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Title: Exercise and immune function : the effects of acute exercise, training, nutrition and environmental stress
Author: Laing, Stewart James
ISNI:       0000 0004 2673 6294
Awarding Body: University of Wales, Bangor
Current Institution: Bangor University
Date of Award: 2008
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The main objectives of this thesis were to investigate the effects upon leukocyte trafficking and bacterially-stimulated neutrophil degranulation of a chronic intensive training period in a military population (Chapter 4), a 48 h period of fluid, energy or combined fluid and energy restriction at rest and after exercise in healthy males (Chapter 5) and a 2 h exercise bout with and without additional heat stress in trained male cyclists (Chapter 6). Furthem1ore, a water-immersion technique was used to delineate the thermal effects and associated hom1one and cytokine involvement in neutrophil trafficking and bacterially-stimulated neutrophil degranulation responses after prolonged exercise in healthy males (Chapter 7). Twenty weeks of intensive physical training with periods of sleep deprivation, energy restriction, exposure to environmental extremes and psychological stressors had limited effect on leukocyte trafficking and bacterial-stimulated neutrophil degranulation. During training 48 h periods of recovery and rest were adequate to prevent cumulative decreases in circulating cell counts and neutrophil function. Interestingly, 48 h of either fluid, energy or combined fluid and energy restriction equalling ~90 % of daily energy requirements caused decreases in circulating leukocyte, lymphocyte, CD3+ and CD4' counts and no alterations in circulating neutrophil counts or bacterial-stimulated neutrophil degranulation. In this incidence 6 h recovery and re-feeding was adequate to normalise circulating leukocyte and lymphocyte counts. During 48 h period of energy and fluid restriction it may be a combination of small changes in several immune parameters such as circulating leukocyte and lymphocyte counts that compromise resistance to minor illnesses such as URTI rather than a specific alteration in one immune parameter. Core temperature does not appear to mediate neutrophil responses to prolonged exercise. Bacterial-stimulated neutrophil degranulation decreased after prolonged cycling and deep water running regardless of heat stress and thermal clamping. This decrease appears not to be associated to activation status (CD 11 b ), band cell counts, cortisol, Granulocyte Colony Stimulating Factor (G-CSF) and Interleukin (IL)-6). It would appear that when athletes and military personnel are not clinically immune deficient, it may still be possible that the combined effects of small changes in several immune parameters may compromise resistance to minor illnesses such as URTI. Despite some limited findings in this thesis it should be recommended to athletes and military personnel to avoid overtraining, providing adequate rest and recovery during the training cycle and after competitions, limiting exposure to sources of infection, ensuring adequate nutrition, and limit the exposure to environmental extremes such as heat will all help to maintain leukocyte cell counts and neutrophil function.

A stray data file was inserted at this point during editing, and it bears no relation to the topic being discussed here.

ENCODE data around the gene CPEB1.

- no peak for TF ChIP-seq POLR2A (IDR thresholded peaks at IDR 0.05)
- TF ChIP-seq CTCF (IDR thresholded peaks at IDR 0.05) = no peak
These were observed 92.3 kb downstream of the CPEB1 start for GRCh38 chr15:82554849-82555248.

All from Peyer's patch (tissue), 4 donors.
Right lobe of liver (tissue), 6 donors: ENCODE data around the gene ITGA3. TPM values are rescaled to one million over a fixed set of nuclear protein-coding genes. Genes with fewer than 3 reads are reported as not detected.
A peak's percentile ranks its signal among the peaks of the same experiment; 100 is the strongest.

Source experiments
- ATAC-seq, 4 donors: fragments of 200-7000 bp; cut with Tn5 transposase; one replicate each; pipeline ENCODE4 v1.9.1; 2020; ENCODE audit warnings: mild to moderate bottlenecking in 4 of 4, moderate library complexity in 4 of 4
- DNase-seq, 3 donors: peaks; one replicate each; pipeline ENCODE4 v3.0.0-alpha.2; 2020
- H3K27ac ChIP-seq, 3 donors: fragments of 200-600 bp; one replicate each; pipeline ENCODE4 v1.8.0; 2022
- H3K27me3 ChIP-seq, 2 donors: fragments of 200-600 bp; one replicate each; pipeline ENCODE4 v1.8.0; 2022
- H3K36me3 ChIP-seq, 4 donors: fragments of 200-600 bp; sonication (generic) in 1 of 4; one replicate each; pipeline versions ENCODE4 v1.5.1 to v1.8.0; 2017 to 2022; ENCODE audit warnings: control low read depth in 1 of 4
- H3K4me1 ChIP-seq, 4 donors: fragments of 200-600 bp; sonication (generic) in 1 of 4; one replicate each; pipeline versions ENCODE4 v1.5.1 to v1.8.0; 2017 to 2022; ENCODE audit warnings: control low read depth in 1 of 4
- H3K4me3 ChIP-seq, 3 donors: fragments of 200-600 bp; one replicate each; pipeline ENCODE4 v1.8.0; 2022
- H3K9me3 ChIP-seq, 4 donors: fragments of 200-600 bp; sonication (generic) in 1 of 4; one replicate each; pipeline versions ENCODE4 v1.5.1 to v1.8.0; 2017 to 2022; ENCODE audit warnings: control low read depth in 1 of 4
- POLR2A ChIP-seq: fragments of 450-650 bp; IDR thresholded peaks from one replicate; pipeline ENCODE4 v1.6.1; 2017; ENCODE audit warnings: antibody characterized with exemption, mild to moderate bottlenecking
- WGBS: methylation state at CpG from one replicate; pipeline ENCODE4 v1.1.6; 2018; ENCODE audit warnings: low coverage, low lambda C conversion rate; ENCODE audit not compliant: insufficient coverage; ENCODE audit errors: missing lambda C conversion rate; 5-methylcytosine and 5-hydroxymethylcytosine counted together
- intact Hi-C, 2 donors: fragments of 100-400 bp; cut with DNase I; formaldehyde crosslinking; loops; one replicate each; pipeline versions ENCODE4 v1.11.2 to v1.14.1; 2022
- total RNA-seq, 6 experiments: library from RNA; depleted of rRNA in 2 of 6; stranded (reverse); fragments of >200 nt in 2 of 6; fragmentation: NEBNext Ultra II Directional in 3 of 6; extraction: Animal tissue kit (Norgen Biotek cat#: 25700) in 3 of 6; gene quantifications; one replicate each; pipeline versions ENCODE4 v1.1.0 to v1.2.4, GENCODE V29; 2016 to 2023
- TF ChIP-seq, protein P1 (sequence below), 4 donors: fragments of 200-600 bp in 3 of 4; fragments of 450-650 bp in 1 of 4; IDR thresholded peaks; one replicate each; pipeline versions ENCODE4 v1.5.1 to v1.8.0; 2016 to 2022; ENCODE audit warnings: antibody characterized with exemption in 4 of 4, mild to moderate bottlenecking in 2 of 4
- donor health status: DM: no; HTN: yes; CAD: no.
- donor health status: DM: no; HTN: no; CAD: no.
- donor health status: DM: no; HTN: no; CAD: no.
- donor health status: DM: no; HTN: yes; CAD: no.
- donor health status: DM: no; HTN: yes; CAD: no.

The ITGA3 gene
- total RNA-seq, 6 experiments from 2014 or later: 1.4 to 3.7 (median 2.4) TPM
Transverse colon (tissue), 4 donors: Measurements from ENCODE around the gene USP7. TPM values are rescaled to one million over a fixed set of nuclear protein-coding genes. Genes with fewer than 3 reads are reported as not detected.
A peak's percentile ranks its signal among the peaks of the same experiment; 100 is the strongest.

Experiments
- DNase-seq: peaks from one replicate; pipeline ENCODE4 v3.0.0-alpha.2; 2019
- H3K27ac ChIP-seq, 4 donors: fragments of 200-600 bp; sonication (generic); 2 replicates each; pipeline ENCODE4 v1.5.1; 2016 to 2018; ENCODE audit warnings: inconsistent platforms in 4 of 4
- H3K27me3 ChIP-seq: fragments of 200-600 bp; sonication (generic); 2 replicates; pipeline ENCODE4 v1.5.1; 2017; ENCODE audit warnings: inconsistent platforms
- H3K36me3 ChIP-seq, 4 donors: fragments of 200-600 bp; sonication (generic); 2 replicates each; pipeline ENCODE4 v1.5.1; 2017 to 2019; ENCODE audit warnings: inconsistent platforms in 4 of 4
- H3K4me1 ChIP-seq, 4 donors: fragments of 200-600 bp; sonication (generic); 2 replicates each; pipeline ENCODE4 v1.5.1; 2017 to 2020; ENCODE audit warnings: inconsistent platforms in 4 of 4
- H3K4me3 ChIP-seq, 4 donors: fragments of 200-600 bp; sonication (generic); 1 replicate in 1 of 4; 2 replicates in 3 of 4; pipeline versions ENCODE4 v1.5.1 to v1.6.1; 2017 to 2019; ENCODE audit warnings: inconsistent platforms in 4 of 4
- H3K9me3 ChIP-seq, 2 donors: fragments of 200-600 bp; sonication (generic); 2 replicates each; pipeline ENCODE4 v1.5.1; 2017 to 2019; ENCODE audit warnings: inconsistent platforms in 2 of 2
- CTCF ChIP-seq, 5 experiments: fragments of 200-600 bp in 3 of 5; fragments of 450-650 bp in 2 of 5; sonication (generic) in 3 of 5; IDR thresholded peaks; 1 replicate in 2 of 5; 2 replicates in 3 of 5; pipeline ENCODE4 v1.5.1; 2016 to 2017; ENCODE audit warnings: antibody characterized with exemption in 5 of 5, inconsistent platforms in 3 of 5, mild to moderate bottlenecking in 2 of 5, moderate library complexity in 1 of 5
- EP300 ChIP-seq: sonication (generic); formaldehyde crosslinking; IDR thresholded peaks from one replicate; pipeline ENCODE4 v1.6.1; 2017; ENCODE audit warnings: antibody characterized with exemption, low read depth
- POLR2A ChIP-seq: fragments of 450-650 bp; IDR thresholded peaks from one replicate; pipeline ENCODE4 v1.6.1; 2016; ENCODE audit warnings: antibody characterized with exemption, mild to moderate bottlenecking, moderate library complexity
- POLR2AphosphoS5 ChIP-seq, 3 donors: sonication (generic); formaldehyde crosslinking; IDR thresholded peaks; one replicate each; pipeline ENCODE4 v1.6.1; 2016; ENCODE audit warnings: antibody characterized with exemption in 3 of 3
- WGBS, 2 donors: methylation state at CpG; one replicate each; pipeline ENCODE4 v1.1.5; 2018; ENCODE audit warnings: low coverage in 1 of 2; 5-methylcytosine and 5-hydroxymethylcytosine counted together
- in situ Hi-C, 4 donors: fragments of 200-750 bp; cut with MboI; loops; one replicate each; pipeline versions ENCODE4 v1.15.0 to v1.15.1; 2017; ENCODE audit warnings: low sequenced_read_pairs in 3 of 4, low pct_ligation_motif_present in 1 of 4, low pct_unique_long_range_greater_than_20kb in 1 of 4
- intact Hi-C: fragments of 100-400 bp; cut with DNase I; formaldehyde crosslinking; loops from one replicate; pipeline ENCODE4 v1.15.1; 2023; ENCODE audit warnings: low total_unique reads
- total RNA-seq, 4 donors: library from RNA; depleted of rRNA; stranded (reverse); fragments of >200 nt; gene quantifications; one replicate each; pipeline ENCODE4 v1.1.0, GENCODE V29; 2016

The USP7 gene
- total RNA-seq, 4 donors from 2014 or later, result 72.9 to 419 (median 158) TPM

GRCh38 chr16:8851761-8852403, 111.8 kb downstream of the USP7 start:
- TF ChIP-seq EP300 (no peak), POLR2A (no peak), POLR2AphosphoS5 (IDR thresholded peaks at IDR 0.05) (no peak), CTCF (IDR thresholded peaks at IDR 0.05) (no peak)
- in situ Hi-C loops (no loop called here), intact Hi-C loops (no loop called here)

Supervisor: Not available Sponsor: Not available
Qualification Name: Thesis (Ph.D.) Qualification Level: Doctoral
EThOS ID:  DOI: Not available